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Only Grace

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Only Grace  is a comic project I drew between June 2020 and April 2021. In that period, lots happened: I sold our old flat, bought and moved into a new one, and had yet another scary medical episode.  In the last  couple  of months, Only Grace  was made into an  actual comic book ol' skool ampulets style - printed at home and bound by hand, in a limited first edition of 50.  This was the way us amps made them books ways before I met J, before J started ampulets design studio, and before we created Neighbourgoods for these projects.  I have only just realised that Only Grace  has appeared only on IG and FB and not this blog - ah, how social media has taken over our lives. So here is a quick documentation of Only Grace. 1. Above is the first sketch I made of the characters in June 2020. It was after one of my post-dinner walks during the lockdown season. I sketched these characters quickly. They didn't need much editing or thinking - it was a rare moment of "first inspiratio

letting go, carrying on

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I haven’t used this GoodsSweat3 hankie for some time (the photo below was the original product shot we took in 2015). This phrase 拿得起放得下was contributed by filmmaker Tan Pin Pin Growing up I hear this phrase mostly in kungfu shows. The man would thump his chest and declare - 男子漢,拿得起放得下!(I’m a man! If I can take something up I can also let it go!) - meaning he is man enough to not become attached to things or people. Instead of bravado, Pinpin had shared this phrase in the context of her creative process where editing is difficult but so necessary. Editing is a process of clarifying intent, structuring thought, realizing composition. But we can sometimes be so attached to an idea or a certain part which we struggle to let go. But all creative work demands a critical eye to edit. Sometimes the creator is too close to the work and they need someone else to provide the editing eye.  Of course, letting go is never easy. How do we know when we have to persevere and hold on? Or when to “cut yo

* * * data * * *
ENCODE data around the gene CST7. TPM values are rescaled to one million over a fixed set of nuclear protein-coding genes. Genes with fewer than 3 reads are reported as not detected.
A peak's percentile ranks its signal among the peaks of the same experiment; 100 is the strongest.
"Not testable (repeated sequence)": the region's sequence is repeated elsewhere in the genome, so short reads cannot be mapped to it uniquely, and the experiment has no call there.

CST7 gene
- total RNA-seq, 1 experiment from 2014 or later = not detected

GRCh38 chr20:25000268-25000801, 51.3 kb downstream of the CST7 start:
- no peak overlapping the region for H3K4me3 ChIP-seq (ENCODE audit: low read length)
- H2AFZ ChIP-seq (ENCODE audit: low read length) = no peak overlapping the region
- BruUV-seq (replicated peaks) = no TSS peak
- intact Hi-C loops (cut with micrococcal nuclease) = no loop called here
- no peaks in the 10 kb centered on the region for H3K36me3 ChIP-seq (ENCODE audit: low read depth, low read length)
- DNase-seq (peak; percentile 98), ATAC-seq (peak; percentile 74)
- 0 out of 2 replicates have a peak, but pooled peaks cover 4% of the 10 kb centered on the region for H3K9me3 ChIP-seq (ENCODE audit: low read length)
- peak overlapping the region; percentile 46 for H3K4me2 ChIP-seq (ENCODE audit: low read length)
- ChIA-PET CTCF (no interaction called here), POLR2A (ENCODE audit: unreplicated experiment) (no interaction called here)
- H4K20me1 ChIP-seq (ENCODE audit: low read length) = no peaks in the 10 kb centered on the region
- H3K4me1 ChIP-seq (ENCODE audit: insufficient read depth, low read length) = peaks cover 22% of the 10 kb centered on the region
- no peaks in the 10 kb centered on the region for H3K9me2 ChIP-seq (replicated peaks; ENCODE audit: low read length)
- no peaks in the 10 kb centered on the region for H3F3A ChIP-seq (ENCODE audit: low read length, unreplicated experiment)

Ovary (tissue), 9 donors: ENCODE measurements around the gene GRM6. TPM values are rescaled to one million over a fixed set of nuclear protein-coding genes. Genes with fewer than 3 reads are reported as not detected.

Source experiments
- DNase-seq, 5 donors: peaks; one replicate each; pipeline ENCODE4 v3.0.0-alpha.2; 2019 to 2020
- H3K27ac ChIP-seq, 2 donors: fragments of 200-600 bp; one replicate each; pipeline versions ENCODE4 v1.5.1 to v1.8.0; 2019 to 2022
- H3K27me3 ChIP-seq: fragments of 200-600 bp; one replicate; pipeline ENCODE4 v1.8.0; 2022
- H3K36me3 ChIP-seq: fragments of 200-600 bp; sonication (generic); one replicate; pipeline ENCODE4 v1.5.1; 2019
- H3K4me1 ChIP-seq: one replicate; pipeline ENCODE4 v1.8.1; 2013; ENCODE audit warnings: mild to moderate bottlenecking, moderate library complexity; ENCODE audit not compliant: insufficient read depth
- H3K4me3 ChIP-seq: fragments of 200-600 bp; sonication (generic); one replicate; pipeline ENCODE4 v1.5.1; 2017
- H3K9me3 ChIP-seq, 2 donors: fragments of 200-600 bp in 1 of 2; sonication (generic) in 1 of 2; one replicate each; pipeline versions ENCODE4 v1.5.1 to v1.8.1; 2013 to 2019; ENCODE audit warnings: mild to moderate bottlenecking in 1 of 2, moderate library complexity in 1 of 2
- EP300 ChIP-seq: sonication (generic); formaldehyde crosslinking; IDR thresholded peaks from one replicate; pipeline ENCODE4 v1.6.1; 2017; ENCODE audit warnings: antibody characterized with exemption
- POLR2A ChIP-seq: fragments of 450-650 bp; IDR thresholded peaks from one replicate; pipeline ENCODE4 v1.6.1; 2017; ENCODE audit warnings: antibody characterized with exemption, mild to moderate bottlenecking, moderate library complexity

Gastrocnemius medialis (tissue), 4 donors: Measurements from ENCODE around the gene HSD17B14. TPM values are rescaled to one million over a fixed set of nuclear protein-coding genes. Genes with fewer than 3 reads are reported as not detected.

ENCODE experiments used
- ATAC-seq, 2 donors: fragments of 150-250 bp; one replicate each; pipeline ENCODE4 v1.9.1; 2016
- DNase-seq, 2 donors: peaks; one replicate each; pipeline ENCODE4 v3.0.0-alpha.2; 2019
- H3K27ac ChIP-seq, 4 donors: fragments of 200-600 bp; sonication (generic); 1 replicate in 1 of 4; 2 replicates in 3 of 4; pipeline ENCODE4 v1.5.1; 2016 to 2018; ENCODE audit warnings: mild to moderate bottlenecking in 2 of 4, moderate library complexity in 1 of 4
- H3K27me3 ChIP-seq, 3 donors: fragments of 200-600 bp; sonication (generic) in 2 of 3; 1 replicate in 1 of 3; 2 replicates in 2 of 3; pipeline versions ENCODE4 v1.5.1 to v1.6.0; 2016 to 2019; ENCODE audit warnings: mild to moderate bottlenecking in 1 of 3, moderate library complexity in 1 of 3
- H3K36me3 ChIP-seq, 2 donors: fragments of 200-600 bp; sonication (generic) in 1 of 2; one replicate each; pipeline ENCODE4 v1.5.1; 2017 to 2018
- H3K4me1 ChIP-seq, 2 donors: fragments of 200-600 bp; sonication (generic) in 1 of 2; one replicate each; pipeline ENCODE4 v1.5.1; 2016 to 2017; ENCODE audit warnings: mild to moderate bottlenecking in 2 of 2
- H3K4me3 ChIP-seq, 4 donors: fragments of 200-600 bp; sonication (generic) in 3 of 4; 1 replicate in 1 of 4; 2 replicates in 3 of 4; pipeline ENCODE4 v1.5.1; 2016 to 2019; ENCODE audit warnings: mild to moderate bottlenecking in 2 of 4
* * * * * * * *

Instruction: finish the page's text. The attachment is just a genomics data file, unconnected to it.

27/30 and 30/30 - imperfect perfect and the last

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  The last post of this “notLockDown” Poetry sharing, I realised I have so many more poems and poets on my shelf to share! But all things must end. And since no one poem would be fitting, I share something that is not a poem. It is epistolary but so poetic in its construction, intensity and profundity - and written by a Tax man! One difference between this past month and “Circuitbreaker” last year was that we all could have 2 visitors a day. There was no question that these 2 girlfriends would be part of my “social bubble”! And last night as we bantered over a low carb zhichar (cos we are that age) about everything and nothing, the conversation turned to relationships and this chapter of the Bible 1 Corinthians 13 - that famous chapter on love written by taxman-turned-evangelist Paul. The love it speaks of is not that of Eros or Philos or even Caritas, the Greek the word used is Agape - an unconditional, perfectly giving and perfecting love - realised only because God loves. But even t

Day 26/30 - I lost count